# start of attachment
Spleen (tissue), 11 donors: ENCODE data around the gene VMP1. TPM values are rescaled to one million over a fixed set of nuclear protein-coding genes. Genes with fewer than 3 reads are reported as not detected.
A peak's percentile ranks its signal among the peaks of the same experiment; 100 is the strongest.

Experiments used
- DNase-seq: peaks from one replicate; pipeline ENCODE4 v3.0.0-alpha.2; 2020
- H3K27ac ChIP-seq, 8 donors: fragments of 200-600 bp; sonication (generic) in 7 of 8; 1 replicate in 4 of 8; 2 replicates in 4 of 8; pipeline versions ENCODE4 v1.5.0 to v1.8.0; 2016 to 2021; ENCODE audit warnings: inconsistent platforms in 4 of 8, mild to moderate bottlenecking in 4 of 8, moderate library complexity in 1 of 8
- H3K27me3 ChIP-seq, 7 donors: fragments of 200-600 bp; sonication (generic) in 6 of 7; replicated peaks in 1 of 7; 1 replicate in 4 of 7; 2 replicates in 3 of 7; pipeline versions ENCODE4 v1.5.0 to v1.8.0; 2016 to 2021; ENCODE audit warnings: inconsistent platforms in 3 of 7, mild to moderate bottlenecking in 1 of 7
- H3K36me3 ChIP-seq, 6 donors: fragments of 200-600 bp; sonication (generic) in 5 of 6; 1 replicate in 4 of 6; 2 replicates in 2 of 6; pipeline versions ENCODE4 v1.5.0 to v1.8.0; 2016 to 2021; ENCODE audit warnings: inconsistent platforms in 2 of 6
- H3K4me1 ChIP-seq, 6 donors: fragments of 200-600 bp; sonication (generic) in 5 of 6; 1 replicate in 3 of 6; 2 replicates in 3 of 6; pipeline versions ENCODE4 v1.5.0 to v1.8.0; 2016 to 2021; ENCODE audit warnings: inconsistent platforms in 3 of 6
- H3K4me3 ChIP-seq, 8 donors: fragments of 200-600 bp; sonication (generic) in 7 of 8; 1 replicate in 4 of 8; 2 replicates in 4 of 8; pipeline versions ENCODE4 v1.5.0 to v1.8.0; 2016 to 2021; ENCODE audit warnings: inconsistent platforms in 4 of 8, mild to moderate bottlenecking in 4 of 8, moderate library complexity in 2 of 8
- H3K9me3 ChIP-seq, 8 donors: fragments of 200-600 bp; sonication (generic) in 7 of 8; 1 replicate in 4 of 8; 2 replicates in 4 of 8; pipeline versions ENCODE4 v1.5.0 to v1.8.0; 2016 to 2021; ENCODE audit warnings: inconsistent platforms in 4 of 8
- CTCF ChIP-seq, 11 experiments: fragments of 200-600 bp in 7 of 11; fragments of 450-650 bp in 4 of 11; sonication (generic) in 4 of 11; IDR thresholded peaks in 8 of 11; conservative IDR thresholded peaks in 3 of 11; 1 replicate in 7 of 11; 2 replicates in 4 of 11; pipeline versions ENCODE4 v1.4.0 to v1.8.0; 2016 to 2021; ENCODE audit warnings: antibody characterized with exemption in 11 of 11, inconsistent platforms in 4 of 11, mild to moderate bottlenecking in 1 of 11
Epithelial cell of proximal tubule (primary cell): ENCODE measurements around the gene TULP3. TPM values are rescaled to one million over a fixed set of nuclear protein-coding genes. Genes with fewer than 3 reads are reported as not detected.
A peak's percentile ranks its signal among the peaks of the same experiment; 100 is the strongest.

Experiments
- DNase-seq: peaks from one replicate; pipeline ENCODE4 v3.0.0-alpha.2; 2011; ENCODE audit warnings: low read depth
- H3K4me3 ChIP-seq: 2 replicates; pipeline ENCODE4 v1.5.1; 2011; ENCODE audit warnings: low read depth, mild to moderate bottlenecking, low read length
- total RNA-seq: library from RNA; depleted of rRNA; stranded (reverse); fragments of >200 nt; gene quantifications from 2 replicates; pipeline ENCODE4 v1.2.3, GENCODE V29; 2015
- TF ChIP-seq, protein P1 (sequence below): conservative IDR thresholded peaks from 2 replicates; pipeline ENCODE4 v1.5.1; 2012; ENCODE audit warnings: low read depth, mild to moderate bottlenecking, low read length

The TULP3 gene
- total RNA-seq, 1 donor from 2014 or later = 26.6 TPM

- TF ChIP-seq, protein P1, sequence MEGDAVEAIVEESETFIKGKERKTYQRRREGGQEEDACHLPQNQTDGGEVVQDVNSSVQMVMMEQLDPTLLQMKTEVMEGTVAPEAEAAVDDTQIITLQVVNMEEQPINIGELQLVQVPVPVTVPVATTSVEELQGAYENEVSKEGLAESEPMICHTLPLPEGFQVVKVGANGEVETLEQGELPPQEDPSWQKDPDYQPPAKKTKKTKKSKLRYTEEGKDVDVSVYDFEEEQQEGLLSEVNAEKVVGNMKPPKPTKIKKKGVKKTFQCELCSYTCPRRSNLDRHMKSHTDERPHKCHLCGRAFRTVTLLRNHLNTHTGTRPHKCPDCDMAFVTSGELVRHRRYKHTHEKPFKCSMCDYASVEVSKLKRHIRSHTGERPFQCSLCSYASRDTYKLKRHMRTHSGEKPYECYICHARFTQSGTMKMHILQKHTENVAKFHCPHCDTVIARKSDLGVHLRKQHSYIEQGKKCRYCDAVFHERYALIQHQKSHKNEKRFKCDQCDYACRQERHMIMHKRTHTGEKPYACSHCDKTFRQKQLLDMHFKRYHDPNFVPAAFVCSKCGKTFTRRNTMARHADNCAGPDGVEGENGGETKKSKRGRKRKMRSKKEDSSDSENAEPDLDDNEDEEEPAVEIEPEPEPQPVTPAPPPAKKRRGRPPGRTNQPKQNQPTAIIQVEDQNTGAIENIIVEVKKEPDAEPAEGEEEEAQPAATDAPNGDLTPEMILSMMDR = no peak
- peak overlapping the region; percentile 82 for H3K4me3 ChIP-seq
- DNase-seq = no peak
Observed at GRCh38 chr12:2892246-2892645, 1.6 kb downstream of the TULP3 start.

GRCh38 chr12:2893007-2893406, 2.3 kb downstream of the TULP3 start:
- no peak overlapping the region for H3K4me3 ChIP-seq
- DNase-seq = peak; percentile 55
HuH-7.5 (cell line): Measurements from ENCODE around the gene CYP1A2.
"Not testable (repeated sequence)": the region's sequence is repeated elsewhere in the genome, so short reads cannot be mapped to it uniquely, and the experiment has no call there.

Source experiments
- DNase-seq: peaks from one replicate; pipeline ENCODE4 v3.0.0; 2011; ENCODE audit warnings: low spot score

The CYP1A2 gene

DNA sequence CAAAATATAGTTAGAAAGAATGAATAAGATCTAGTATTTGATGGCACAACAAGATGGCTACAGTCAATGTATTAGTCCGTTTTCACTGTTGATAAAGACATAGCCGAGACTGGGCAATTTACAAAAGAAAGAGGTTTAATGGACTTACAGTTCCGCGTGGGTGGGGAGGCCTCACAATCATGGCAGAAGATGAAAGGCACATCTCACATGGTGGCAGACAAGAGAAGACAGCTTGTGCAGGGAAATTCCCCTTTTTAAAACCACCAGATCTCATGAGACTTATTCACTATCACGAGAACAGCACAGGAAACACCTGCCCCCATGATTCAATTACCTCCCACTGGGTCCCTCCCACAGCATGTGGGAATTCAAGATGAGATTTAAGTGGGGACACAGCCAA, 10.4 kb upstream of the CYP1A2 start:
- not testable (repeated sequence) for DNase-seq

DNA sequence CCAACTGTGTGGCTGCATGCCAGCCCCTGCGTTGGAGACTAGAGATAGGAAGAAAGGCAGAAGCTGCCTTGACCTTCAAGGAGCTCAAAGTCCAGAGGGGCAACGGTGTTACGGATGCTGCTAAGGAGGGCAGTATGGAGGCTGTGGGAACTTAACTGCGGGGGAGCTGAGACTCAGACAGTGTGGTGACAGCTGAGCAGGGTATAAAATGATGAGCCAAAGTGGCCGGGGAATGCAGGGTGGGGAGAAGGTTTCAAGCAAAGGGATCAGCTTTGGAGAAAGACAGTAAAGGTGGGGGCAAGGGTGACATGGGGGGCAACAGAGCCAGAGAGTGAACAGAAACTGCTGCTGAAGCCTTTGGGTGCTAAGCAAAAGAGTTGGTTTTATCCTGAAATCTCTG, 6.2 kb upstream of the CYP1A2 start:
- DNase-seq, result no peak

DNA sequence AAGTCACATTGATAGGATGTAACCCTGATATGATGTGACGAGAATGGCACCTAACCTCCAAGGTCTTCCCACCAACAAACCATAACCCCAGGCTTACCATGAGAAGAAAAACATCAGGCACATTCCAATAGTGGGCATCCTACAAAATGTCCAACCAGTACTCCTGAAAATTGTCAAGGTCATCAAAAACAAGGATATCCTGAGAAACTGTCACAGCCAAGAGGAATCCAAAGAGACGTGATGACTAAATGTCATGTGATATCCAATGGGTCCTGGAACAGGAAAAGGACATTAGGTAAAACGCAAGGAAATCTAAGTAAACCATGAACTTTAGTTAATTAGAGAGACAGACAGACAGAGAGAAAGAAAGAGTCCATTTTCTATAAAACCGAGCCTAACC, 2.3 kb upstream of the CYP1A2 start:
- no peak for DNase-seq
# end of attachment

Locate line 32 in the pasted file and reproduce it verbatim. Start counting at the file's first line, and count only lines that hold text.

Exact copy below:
The CYP1A2 gene